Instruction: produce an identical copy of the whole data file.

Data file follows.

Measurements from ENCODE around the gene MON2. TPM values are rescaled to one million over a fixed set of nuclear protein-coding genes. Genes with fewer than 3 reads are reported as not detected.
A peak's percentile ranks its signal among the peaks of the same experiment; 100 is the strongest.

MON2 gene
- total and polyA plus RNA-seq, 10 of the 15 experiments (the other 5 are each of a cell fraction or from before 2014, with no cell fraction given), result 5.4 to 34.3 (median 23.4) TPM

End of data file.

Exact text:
Measurements from ENCODE around the gene MON2. TPM values are rescaled to one million over a fixed set of nuclear protein-coding genes. Genes with fewer than 3 reads are reported as not detected.
A peak's percentile ranks its signal among the peaks of the same experiment; 100 is the strongest.

MON2 gene
- total and polyA plus RNA-seq, 10 of the 15 experiments (the other 5 are each of a cell fraction or from before 2014, with no cell fraction given), result 5.4 to 34.3 (median 23.4) TPM